For dinner, we ventured to Rudee’s Restaurant & Cabana Bar where we split crab balls, she-crab soup, and steamed shrimp coated in Old Bay. The restaurant is a little off the main drag and we decided to Uber there. Next to a quiet inlet, it’s a great spot to avoid some of the beach crowds and sit and relax with a cocktail.
We chose to sit outside in one of the large rocking gliders. Like a rocking chair, you can move the seats back and forth as you eat. A pleasant sensation while sipping drinks, it became less so when we started to eat and I started to fight motion sickness while we dined. We largely used the gliders then, to take temporary respite from the glare of the sun, moving back and forth so we could alternate which of us would be in its harsh, blinding beams.
We returned to The Shack for more crushes and then decided to find music to accompany our cocktails. We took the local trolley, unsure of the route or where to get off. We got off too soon and walked through some questionable parts of town, as we attempted to find live music. This was how we found ourselves at Murphy’s, where we stayed for a few songs, before we decided it was very much not our scene. Fearing another confusing trolley ride, we took an Uber back to the general area of our hotel.
We returned to “Wonder Wharf,” where the cool of the evening meant we could finally try funnel cake. As we walked the streets of VA Beach, we stopped in tacky shops and tourist traps. Killing time in the glare of the neon-street lights we decided to walk for late-night pizza, unsure of our final destination, but hoping Yelp would lead us somewhere good. A few miles down the road, we finally found a tiny non-descript pizza shack and split a slice and some garlic knots. Completely unremarkable, the journey was a good way to see more of the city and walk in the night air, even if some neighborhoods felt a bit sketchy.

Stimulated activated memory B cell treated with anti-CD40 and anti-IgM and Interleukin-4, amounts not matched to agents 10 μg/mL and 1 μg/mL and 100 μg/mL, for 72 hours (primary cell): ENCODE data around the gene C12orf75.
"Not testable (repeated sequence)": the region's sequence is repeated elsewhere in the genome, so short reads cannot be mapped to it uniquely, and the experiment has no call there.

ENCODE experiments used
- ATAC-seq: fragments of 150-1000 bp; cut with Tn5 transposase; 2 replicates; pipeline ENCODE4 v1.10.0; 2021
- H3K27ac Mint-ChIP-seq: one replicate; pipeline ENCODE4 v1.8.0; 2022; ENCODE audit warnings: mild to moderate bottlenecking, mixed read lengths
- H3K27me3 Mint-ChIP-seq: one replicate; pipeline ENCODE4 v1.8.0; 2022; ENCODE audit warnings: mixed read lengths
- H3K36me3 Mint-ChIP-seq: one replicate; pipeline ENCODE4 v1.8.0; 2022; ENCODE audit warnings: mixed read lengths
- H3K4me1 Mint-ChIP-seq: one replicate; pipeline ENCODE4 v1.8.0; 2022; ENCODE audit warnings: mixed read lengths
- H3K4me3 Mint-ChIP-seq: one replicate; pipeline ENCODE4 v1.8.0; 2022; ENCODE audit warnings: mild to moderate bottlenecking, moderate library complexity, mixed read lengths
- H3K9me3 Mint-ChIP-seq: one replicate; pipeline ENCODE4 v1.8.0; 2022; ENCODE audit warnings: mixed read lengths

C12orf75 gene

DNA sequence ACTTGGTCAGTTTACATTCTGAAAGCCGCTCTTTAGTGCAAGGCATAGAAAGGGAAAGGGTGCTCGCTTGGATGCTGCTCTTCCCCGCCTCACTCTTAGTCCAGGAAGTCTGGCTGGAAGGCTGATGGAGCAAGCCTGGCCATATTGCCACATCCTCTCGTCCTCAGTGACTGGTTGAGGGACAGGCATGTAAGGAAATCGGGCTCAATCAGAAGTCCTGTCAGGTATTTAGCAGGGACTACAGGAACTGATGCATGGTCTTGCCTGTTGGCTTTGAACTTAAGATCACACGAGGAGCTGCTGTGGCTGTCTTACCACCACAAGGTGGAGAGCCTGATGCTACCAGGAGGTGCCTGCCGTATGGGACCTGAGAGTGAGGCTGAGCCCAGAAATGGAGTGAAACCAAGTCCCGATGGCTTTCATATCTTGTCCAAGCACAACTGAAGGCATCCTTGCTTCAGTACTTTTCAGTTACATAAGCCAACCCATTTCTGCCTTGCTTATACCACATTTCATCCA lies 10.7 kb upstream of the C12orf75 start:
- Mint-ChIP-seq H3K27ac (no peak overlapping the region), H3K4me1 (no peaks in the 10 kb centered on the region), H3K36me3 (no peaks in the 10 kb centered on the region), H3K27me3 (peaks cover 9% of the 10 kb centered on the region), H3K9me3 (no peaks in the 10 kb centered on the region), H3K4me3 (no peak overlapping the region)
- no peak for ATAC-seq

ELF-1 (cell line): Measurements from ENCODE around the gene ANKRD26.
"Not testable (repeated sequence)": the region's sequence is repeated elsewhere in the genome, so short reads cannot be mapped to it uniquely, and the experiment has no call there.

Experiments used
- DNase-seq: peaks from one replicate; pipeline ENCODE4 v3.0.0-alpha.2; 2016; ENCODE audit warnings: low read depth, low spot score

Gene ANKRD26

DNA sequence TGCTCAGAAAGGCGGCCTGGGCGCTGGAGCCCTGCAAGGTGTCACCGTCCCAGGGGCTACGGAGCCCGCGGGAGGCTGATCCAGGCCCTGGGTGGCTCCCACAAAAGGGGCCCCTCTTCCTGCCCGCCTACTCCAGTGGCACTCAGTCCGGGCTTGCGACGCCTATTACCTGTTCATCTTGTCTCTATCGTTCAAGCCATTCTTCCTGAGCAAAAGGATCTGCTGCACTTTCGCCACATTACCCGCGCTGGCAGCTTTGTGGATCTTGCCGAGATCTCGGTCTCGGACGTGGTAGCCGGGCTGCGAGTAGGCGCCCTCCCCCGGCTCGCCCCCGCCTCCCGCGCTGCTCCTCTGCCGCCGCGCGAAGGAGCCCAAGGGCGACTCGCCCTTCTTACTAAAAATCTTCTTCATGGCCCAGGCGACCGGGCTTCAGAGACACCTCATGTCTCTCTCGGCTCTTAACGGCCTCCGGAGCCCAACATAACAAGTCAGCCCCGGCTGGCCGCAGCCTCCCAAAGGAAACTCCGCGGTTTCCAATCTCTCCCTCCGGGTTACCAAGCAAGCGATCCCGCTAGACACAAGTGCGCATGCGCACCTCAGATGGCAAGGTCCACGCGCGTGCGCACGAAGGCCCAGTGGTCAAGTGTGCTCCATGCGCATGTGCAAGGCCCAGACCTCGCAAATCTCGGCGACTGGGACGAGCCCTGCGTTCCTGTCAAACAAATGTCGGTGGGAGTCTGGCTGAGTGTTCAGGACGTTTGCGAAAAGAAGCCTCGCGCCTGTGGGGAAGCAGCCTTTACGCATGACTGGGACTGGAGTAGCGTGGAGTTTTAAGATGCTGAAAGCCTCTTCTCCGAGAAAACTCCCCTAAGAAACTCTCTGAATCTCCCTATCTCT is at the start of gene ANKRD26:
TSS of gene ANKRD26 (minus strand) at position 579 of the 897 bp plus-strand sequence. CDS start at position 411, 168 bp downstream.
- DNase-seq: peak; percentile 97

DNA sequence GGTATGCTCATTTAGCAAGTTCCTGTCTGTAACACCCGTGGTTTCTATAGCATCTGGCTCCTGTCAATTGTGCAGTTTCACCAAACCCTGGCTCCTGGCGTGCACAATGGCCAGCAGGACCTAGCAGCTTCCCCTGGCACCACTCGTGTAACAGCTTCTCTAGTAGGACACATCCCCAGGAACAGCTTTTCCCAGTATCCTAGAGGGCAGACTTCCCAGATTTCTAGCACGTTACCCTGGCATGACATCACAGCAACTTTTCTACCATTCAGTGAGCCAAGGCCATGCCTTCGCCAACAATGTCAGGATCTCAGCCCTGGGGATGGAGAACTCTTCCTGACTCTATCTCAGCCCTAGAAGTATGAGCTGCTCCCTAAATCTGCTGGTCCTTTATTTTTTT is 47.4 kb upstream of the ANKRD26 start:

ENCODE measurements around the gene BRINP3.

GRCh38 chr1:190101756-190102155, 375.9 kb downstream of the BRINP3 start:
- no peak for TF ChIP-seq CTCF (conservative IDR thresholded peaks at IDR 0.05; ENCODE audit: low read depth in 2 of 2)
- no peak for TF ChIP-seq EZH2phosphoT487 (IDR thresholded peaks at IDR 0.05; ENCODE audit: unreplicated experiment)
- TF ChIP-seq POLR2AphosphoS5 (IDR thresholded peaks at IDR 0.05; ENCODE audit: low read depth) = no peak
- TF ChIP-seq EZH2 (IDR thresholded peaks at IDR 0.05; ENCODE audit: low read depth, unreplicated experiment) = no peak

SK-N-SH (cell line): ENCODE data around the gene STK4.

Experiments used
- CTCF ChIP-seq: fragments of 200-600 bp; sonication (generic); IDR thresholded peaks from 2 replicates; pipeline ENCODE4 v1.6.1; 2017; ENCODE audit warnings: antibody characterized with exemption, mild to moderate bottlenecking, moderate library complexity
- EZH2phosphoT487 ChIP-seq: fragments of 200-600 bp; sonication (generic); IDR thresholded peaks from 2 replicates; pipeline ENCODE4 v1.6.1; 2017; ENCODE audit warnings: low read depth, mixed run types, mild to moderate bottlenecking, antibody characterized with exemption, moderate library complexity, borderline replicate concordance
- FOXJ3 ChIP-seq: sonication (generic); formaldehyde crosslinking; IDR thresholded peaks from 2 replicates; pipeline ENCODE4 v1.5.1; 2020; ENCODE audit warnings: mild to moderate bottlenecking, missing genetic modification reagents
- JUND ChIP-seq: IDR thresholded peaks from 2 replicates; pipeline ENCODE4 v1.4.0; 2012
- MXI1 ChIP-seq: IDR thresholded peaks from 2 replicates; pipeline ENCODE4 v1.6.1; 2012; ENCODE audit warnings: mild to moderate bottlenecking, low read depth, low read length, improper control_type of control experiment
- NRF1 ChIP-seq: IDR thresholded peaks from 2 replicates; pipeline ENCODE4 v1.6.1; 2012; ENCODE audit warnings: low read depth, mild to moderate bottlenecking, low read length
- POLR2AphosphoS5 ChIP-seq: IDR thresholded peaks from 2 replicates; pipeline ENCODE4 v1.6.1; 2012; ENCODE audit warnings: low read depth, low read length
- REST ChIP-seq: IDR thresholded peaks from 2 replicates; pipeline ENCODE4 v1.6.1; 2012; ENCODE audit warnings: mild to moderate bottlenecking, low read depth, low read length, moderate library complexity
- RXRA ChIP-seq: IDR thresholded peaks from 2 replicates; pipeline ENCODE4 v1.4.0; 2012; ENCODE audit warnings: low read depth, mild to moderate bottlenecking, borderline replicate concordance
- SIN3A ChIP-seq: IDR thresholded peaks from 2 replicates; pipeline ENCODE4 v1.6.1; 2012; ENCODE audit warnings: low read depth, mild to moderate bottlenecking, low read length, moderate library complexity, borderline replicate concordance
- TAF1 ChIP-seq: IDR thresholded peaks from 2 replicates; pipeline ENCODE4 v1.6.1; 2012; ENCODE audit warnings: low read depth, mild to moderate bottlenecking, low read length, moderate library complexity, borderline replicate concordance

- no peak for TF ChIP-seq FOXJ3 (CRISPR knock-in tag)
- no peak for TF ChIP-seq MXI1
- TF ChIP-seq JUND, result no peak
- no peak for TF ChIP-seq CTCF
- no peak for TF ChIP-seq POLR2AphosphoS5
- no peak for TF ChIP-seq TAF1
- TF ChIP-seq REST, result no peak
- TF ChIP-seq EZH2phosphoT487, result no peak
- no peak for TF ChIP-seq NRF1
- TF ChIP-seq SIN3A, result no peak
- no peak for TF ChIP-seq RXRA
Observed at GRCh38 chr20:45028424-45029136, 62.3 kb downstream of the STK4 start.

We slept in and then made our way to breakfast at the dubiously named Pocahontas Pancake House. A very popular spot, long lines and cramped tables seemed to be their signature. The peculiarly Native American themed decorations, like a totem pole and wigwam in the restaurant’s center, provided visual interest. The food was fairly standard diner fare, except for the fabulously eggy and sweet Belgian Waffle.
Knowing we’d head home the following day, we spent the entire rest of the afternoon swimming, lazing on the beach, and relaxing.
An hour or so before dinner we decided to clean up and walk the main drag, looking for a good spot for drinks. We wound up at the Catch 31 Fish House attached to the Hilton and we had a prime view of the park as they set up for a summer concert. I treated myself to some pre-dinner Bluepoint oysters, my favorite. These were particularly petite and briny and bracingly cold, as they were well chilled on a bed of ice.
We continued on to dinner at seafood-forward Mannino’s Italian Bistro. A theme of this trip, we started with she-crab soup. Far and away the best of the bunch, this soup regularly wins local awards and it’s the addition of the Marsala wine that makes this creamy, but tangy soup shine.
I chose a seafood linguine and Paul had veal francese. The old school trattoria vibe was relaxed and the food was good if unremarkable. Except for the soup—that shit was legendary.
After dinner we walked back to the hotel, stopping for one of Paul’s favorite beach treats, a snow cone. As the sun set and the day turned to night, we sat on our balcony appreciating the water and the cool breeze, a summer shandy in hand, and looking forward to future visits to this fun, not-too-far-from-home beach destination.
This is the end of our weekend in Virginia Beach. Head over to our Travel Page to read more of our travel adventures.